driven back with a loss of 5,000 prisoners. He then directed me to go into camp at the water course, then some miles distant, which I reached a little after twelve at night, and camped or rather rested.
Some time after my arrival I received orders from General Longstreet
to continue the march at four A. M., but the order was afterwards countermanded, with directions not to leave until sunrise.
The march was continued at a very early hour, and my command reached the hill overlooking Gettysburg
early in the morning.
Just after I arrived General Lee
sent for me — as the head of my column was halted within a hundred yards of where he was — and I went at once and reported.
was sitting on a fallen tree with a map beside him. After the usual salutation, General Lee
remarked: “General, I wish you to place your division across this road,” pointing on the map to about the place I afterwards went to, and directing my attention to about the place across the country from where we were, the position being a commanding one; “and I wish you to get there if possible without being seen by the enemy.”
The place he pointed out was about the one I afterwards went to, and the line he marked out on the map for me to occupy was one perpendicular to the Emmettsburg road.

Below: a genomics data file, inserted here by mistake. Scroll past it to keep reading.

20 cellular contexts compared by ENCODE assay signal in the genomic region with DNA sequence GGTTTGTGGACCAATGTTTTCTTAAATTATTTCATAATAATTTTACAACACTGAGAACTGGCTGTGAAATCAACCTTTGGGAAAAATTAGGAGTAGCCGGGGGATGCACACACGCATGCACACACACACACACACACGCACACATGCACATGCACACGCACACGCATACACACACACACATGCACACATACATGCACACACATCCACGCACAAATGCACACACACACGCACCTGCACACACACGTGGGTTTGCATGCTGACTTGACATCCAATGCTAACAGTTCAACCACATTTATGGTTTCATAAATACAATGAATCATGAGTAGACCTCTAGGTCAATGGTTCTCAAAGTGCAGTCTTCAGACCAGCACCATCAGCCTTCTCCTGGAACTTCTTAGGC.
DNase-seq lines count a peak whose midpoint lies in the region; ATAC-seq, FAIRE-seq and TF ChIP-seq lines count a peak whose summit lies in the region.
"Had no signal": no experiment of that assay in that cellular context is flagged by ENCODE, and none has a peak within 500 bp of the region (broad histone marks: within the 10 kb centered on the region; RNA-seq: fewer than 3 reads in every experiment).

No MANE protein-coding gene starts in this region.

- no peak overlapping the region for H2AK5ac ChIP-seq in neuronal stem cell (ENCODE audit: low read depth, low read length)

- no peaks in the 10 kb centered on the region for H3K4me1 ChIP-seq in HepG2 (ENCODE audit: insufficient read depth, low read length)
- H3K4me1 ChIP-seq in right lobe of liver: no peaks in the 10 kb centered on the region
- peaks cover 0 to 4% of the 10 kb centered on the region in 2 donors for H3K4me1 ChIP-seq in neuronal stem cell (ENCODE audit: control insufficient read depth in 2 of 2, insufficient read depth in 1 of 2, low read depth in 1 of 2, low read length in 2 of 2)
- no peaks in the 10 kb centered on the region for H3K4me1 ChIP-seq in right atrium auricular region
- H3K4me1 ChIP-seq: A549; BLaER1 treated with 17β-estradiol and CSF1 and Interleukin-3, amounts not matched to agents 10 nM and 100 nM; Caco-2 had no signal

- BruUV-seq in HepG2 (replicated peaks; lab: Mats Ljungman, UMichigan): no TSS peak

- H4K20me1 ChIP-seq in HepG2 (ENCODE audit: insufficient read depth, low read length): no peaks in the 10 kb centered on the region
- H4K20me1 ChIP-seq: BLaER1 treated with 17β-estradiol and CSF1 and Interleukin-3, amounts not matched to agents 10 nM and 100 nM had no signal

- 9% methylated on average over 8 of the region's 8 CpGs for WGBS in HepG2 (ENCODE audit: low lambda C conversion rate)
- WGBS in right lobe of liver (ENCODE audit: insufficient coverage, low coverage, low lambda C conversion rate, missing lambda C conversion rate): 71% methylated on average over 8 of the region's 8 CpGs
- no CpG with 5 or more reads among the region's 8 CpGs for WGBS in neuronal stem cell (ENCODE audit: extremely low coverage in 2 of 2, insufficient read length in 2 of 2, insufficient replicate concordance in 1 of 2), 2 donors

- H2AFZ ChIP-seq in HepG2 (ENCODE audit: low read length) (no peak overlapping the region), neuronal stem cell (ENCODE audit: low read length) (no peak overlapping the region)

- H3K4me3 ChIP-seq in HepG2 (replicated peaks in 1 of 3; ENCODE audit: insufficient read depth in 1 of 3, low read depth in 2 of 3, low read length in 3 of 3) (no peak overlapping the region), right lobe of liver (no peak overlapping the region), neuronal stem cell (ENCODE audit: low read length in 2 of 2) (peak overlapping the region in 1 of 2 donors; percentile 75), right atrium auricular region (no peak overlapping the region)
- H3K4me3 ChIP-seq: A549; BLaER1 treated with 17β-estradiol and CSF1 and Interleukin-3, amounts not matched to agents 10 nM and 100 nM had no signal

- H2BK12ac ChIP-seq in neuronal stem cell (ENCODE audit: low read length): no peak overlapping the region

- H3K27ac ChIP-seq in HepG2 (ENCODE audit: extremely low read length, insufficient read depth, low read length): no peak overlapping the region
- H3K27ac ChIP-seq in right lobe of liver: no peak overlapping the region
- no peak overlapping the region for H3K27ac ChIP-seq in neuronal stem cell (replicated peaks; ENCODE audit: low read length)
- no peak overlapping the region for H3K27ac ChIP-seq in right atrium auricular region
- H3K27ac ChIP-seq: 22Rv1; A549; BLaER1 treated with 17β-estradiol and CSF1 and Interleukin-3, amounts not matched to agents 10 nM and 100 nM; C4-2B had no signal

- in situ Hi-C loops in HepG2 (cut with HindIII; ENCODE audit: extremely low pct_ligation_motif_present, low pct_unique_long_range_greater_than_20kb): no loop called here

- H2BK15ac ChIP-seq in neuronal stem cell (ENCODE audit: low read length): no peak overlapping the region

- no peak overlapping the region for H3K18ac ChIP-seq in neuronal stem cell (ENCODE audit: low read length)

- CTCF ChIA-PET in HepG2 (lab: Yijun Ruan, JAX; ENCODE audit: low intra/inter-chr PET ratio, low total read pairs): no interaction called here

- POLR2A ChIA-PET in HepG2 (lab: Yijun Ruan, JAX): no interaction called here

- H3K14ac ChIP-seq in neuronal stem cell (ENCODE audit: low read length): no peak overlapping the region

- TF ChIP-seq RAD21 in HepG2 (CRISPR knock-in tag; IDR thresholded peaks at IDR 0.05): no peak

He finally remarked: “Can you get there?”
or “can you do it?”
I replied that I knew of nothing to prevent me, but would take a party of skirmishers and go in advance and reconnoitre.
“He said Major Johnston
, of my staff, has been ordered to reconnoitre the ground, and I expect he is about ready.”
I then remarked, “I will go with him.”
Just then General Longstreet
, who, when I came up, was walking back and.forth some little distance from General Lee
, and hearing my proposition or request to reconnoitre, spoke quickly and said: “No, sir, I do not wish you to leave your division,” and then, pointing to the map, said: “I wish your division placed so,” running his finger in a direction perpendicular to that pointed out by General Lee
. General Lee
replied: “No, General, I wish it placed just perpendicular to that,” or “just the opposite.”
I then reiterated my request to go with Major Johnston
, but General Longstreet
again forbade it. General Lee
said nothing more, and I left them, and, joining my command, put it under cover under a line of woods a short distance off. General Longstreet
appeared as if he was irritated and annoyed, but the cause I did not ask. When I rejoined my command I sent my engineer officer, Lieutenant Montcure
, to go and join Major Johnston
, and gave him instructions what to observe particularly, as he was an officer in whom I had